Recently, though, the psychologist Ralph Hertwig and legal scholar Christoph Engel have published an extensive taxonomy of motives for deliberate ignorance. They identified two sets of motives, in particular, that have a particular relevance to the need for ignorance in the face of AI.
The first set of motives revolves around impartiality and fairness. Simply put, knowledge can sometimes corrupt judgment, and we often choose to remain deliberately ignorant in response. For example, peer reviews of academic papers are usually anonymous. Insurance companies in most countries are not permitted to know all the details of their client’s health before they enroll; they only know general risk factors. This type of consideration is particularly relevant to AI, because AI can produce highly prejudicial information.
We’ve been giving our data away for so long that we’ve forgotten it’s ours in the first place.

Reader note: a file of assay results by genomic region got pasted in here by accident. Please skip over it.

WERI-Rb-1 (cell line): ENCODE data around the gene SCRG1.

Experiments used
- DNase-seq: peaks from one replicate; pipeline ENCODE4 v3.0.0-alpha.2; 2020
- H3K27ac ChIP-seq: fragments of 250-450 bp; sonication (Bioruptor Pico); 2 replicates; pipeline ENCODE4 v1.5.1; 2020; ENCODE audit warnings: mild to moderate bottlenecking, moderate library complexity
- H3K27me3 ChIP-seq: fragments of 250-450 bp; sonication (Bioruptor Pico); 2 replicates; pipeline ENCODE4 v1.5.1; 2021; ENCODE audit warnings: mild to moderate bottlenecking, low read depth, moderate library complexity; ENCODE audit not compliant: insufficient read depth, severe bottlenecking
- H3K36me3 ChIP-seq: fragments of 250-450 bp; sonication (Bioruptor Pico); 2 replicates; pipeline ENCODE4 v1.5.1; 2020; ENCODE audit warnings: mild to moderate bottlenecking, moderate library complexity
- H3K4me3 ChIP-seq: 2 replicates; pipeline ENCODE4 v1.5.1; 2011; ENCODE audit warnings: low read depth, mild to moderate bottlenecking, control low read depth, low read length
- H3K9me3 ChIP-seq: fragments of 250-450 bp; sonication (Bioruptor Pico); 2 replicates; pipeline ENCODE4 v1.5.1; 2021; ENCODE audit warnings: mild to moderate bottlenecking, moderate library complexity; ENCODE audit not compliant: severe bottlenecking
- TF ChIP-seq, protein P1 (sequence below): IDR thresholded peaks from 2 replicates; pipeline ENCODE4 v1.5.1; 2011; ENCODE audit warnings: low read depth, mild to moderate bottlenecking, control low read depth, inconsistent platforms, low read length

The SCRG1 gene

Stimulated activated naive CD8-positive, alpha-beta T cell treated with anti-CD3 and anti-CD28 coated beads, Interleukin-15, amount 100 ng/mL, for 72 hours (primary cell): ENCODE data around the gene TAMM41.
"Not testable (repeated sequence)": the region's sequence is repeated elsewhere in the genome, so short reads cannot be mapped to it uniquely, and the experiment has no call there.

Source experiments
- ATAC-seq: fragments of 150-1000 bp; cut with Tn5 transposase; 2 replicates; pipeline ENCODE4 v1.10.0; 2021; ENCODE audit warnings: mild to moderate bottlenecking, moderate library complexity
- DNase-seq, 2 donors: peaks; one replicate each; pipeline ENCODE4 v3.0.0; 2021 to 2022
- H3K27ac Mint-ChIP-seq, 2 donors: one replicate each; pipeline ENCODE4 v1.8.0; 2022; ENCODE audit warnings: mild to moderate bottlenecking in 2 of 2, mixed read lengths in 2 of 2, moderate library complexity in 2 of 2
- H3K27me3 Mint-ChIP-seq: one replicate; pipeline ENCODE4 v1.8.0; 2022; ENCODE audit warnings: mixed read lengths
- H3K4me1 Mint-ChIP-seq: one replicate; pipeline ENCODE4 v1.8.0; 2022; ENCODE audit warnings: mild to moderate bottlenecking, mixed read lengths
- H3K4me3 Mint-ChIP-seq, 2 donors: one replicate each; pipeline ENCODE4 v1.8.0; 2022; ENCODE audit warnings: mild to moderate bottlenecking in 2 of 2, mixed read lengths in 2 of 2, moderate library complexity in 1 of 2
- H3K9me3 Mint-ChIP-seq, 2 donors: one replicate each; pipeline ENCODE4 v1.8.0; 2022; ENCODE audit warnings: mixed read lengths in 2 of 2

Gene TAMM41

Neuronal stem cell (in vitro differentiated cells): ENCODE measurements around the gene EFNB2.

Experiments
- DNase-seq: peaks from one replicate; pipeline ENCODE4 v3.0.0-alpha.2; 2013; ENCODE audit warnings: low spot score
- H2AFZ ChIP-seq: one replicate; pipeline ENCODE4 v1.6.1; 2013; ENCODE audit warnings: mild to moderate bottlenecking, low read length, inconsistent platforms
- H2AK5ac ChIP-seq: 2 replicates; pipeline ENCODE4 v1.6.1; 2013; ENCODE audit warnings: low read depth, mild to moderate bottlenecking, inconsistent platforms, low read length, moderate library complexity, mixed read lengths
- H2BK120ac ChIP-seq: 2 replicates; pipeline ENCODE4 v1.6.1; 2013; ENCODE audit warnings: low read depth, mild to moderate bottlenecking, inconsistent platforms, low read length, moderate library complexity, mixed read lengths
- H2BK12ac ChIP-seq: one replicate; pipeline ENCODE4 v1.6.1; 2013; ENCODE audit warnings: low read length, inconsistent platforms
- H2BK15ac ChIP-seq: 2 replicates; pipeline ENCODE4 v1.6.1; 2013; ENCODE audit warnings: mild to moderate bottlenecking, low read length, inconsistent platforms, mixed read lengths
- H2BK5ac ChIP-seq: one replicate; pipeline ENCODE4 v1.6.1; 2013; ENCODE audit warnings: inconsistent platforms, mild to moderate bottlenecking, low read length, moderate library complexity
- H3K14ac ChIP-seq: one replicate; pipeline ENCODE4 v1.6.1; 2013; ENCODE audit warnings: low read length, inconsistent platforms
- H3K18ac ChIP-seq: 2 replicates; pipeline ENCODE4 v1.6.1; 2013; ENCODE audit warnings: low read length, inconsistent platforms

These sets of motives can help us understand the need to protect ignorance in the face of AI. The AI “gaydar” algorithm, for example, appears to have close to zero potential benefits, but great potential costs when it comes to impartiality and fairness. As The Economist put it, “in parts of the world where being gay is socially unacceptable, or illegal, such an algorithm could pose a serious threat to safety.” Similarly, the proposed benefits of an ethnicity detector currently under development at NtechLab seem to pale in comparison to the negative impact on impartiality and fairness. The use of the COMPAS recidivism prediction software has a higher accuracy than a human but, as Dressel and Farid write, is “not as accurate as we might want, particularly from the point of view of a defendant whose future lies in the balance.”2 Algorithms that predict individual life expectancy, like those being developed by Aspire Health, are not necessarily making emotional regulation any easier.